By REBECCA HAZEN
City of Trenton Board of Commissioners heard about, and encouraged local young people to join the Fire Explorers program, during the Feb. 8 meeting.
Fire and Utility Commissioner Lucretia Houts explained the Fire Explorers Program, held by the Trenton-Dade Fire and EMS departments.
The program is on Thursday nights from 6:30 to 9 p.m. at the Trenton Fire Department for ages 14-20. It allows the kids to get an inside look at what firefighters do on the job.
Houts said that if anyone had kids that were interested to call herself, City Clerk Russanna Jenkins, or Jerry Henegar.
“They had about ten kids last week,” Houts said.
“They are telling their friends. We are hoping to get more to show up. It’s a good program,” Cody Doyle, with Dade County EMS, said.
Doyle noted that there are competitions held in Gatlinburg, Tenn., but they are not being held this year due to COVID-19.
“I think the fire department is really excited about it, seeing the young folks there,” Mayor Alex Case said. “This is a good thing.
Case continued, “People like Cody and myself and all the other guys, we take the time out of our times to do this for our city and county. We do it because we love our citizens.”
The Fire Explorer program has a Facebook page, which can be found under Trenton-Dade Explorers.
William Back, Executive Director of the Industrial Development Authority spoke to the commissioners about bringing in more high paying jobs to the city and county.
“When I started about two and a half years ago, our biggest challenge was wages,” Back said. “What’s happened over the past few years, we have had about a 30 percent increase in wages overall in Trenton. I think that’s a good thing.”
Back noted that the median wage in Trenton is about $13-$15.
“We’d like to see that increase by at least a couple of dollars. We would like to keep people here, and we also want them to earn a wage where they can afford to buy a home and invest in their own lives,” Back said.
According to Back, a company could possibly be coming to Trenton, which would pay more than the average wage.
“Our concern was an environmental one though,” Back said.
The company, which was unnamed, announced early on that they would be putting a lot of things in the sewer if they were to move to Dade County.
“We don’t know if the environmental issue will keep them from coming to Trenton. We are hoping they will invest in a pretreatment program,” Back said.
Jennifer Blair with Tree City USA reported that they are planning for spring planting. She noted that Georgia Arbor Day is Feb. 19, and they intend on planting a sapling somewhere in the city.
Kathleen Reed with Alliance for Dade reported that the Alliance is going to start Alliance Live, which is where they will interview businesses.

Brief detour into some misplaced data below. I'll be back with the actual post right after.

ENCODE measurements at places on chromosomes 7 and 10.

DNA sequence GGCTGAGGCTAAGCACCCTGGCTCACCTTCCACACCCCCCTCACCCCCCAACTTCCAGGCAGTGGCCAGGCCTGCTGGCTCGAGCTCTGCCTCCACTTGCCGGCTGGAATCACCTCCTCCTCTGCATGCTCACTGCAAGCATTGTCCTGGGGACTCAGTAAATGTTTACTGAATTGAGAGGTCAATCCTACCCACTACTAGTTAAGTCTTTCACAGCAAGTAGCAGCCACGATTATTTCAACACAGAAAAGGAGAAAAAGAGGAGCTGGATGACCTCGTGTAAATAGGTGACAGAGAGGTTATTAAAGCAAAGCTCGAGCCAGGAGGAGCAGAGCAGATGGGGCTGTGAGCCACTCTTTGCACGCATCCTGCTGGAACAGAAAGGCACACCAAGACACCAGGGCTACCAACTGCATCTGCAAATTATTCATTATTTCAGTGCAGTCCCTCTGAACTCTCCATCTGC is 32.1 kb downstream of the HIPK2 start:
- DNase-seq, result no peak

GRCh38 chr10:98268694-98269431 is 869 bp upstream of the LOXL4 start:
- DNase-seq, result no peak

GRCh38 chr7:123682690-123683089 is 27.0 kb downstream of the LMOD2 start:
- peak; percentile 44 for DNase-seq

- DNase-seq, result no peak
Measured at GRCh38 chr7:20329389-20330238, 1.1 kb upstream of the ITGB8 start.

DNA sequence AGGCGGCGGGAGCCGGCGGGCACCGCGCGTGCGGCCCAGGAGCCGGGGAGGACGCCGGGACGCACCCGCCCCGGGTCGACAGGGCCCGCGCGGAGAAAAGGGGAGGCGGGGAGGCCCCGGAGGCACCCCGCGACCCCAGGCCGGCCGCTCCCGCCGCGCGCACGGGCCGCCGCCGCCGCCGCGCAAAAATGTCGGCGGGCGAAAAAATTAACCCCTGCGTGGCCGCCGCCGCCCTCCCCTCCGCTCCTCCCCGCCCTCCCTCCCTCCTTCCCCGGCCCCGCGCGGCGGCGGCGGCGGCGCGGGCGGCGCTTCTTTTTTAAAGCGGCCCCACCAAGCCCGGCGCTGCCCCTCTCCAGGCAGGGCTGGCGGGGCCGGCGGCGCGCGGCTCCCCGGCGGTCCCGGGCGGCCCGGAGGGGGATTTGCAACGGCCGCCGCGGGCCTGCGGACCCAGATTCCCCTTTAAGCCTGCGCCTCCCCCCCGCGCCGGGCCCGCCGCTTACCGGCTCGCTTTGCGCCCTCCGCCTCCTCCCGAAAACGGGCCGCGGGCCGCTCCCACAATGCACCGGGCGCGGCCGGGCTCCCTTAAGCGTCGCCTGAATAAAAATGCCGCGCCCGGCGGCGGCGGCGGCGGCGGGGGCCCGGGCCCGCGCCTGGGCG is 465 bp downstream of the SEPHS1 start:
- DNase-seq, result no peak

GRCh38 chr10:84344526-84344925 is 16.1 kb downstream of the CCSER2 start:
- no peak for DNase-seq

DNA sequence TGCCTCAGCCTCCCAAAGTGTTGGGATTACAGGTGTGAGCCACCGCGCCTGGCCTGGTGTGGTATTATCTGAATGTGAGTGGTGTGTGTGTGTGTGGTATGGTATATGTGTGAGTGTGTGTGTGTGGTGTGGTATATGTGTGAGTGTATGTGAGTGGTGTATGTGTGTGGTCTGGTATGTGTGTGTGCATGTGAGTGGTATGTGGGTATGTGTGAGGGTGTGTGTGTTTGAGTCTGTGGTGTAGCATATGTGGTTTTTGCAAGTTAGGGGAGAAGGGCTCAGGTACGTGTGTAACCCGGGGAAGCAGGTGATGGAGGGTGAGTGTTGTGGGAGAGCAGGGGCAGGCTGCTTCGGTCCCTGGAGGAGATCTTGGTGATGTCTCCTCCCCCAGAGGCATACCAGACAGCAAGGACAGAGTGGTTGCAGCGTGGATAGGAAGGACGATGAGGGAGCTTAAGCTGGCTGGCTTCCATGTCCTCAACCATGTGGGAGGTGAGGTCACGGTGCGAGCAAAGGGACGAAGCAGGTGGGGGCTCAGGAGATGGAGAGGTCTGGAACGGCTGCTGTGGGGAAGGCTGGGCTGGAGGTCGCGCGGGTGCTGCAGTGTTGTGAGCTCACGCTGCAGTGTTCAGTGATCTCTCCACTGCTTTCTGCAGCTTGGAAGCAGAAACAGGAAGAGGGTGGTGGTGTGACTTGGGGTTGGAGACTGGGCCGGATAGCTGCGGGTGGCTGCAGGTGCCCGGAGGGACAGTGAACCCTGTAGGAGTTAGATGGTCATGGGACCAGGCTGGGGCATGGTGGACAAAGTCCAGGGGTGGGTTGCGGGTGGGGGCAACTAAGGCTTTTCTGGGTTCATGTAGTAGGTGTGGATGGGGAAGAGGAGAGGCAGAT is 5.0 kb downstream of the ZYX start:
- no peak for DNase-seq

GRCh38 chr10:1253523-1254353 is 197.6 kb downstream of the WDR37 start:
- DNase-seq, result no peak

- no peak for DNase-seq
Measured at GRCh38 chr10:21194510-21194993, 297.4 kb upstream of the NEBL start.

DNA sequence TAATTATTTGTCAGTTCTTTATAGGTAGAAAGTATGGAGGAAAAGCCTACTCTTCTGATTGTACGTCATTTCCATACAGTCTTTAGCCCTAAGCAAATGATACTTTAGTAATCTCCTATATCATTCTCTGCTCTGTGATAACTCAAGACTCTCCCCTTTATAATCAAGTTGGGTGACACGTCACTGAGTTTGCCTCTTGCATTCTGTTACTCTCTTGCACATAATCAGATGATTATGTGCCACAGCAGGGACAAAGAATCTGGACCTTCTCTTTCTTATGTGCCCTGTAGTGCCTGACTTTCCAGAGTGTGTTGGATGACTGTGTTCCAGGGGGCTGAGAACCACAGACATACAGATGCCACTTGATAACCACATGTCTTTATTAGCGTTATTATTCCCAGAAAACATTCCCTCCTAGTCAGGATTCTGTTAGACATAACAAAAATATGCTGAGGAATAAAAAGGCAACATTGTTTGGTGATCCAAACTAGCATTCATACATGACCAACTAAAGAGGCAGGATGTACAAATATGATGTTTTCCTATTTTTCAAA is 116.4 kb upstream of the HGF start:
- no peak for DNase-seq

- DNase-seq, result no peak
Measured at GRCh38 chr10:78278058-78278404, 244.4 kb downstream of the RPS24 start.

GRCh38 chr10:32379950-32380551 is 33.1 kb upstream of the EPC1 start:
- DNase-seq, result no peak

“We will find out who they are, what they do, and get the word out,” Reed said.
Police Commissioner Kirk Forshee reported the Trenton Police Department answered 343 calls during the month of January, conducted 1,768 business checks, responded to one animal complaint, three domestic calls, five trespassing calls, 28 suspicious activity calls and worked nine accidents. There were 208 traffic stops resulting in 97 citations issued in the city. Collected fines for January were $17,833.10.
Parks and Animal Control Commissioner Terry Powell reported that the community center continues to be closed due to COVID-19. There were five animal control complaints.
Houts reported there were 33 underground locates, seven emergency locates, 27 sewer calls and one man hole repair.
There were five electrical inspections, two new construction inspections, four remodel inspections and three additions.
The fire department had a total of 78 calls. There were five fire related calls, five accidents, four medical calls, and seven standbys.
Street Commissioner Monda Wooten was absent from the meeting.
Case reported that the general fund balance for the end of January is $ 486,643.51. Revenue income is 85,669.83. Total expenses for the month were $193,088.23.
The Commissioners also approved the purchase of a computer monitor and Microsoft Office license for $1,600 for the street department, to be purchased with SPLOST funds.
During the time for citizen participation, Doyle asked about the possibility of keeping the bathrooms open year round at the park, noting that a lot of families still use the park on nicer days in the winter.
Powell replied that the bathrooms are closed in the winter because the pipes freeze, but he would look into the possibility of a renovation.
The next city commission meeting will be March 8.